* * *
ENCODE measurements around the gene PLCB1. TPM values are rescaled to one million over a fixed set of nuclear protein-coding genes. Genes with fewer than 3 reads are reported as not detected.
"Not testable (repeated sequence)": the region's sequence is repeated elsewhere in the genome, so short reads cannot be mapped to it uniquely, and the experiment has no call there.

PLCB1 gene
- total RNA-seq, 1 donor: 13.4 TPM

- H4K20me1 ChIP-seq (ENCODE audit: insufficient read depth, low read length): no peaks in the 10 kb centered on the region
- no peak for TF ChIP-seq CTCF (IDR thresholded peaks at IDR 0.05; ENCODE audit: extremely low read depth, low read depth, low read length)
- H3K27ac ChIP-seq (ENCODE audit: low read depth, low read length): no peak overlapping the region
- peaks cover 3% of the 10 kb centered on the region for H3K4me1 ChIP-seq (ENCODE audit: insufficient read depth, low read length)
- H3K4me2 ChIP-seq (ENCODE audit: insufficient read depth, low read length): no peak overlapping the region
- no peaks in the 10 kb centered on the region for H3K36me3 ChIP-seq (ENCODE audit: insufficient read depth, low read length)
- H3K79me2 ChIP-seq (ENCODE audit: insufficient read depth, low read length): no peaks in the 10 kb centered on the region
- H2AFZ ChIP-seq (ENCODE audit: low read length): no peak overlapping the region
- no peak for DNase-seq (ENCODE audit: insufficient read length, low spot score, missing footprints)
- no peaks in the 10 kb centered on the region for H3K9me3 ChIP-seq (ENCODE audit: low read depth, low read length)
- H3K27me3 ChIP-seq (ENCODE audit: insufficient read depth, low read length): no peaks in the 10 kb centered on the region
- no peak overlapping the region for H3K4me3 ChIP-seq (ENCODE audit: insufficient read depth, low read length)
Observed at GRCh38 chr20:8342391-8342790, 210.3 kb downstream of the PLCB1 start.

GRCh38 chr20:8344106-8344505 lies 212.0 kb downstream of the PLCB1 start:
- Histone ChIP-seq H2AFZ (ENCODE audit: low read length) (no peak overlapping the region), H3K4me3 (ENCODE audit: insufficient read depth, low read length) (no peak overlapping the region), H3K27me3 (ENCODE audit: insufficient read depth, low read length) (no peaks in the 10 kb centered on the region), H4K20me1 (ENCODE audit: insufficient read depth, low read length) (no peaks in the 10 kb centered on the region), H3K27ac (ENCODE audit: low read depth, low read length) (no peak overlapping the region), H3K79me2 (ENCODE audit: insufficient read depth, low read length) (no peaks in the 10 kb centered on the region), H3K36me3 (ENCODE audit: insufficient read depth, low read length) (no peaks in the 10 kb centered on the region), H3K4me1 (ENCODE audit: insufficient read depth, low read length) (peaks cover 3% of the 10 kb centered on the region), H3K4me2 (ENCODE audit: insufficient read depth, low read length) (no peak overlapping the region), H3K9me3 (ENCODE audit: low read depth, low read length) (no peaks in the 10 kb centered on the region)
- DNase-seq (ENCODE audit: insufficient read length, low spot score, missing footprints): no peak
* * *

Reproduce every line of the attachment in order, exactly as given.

ENCODE measurements around the gene PLCB1. TPM values are rescaled to one million over a fixed set of nuclear protein-coding genes. Genes with fewer than 3 reads are reported as not detected.
"Not testable (repeated sequence)": the region's sequence is repeated elsewhere in the genome, so short reads cannot be mapped to it uniquely, and the experiment has no call there.

PLCB1 gene
- total RNA-seq, 1 donor: 13.4 TPM

- H4K20me1 ChIP-seq (ENCODE audit: insufficient read depth, low read length): no peaks in the 10 kb centered on the region
- no peak for TF ChIP-seq CTCF (IDR thresholded peaks at IDR 0.05; ENCODE audit: extremely low read depth, low read depth, low read length)
- H3K27ac ChIP-seq (ENCODE audit: low read depth, low read length): no peak overlapping the region
- peaks cover 3% of the 10 kb centered on the region for H3K4me1 ChIP-seq (ENCODE audit: insufficient read depth, low read length)
- H3K4me2 ChIP-seq (ENCODE audit: insufficient read depth, low read length): no peak overlapping the region
- no peaks in the 10 kb centered on the region for H3K36me3 ChIP-seq (ENCODE audit: insufficient read depth, low read length)
- H3K79me2 ChIP-seq (ENCODE audit: insufficient read depth, low read length): no peaks in the 10 kb centered on the region
- H2AFZ ChIP-seq (ENCODE audit: low read length): no peak overlapping the region
- no peak for DNase-seq (ENCODE audit: insufficient read length, low spot score, missing footprints)
- no peaks in the 10 kb centered on the region for H3K9me3 ChIP-seq (ENCODE audit: low read depth, low read length)
- H3K27me3 ChIP-seq (ENCODE audit: insufficient read depth, low read length): no peaks in the 10 kb centered on the region
- no peak overlapping the region for H3K4me3 ChIP-seq (ENCODE audit: insufficient read depth, low read length)
Observed at GRCh38 chr20:8342391-8342790, 210.3 kb downstream of the PLCB1 start.

GRCh38 chr20:8344106-8344505 lies 212.0 kb downstream of the PLCB1 start:
- Histone ChIP-seq H2AFZ (ENCODE audit: low read length) (no peak overlapping the region), H3K4me3 (ENCODE audit: insufficient read depth, low read length) (no peak overlapping the region), H3K27me3 (ENCODE audit: insufficient read depth, low read length) (no peaks in the 10 kb centered on the region), H4K20me1 (ENCODE audit: insufficient read depth, low read length) (no peaks in the 10 kb centered on the region), H3K27ac (ENCODE audit: low read depth, low read length) (no peak overlapping the region), H3K79me2 (ENCODE audit: insufficient read depth, low read length) (no peaks in the 10 kb centered on the region), H3K36me3 (ENCODE audit: insufficient read depth, low read length) (no peaks in the 10 kb centered on the region), H3K4me1 (ENCODE audit: insufficient read depth, low read length) (peaks cover 3% of the 10 kb centered on the region), H3K4me2 (ENCODE audit: insufficient read depth, low read length) (no peak overlapping the region), H3K9me3 (ENCODE audit: low read depth, low read length) (no peaks in the 10 kb centered on the region)
- DNase-seq (ENCODE audit: insufficient read length, low spot score, missing footprints): no peak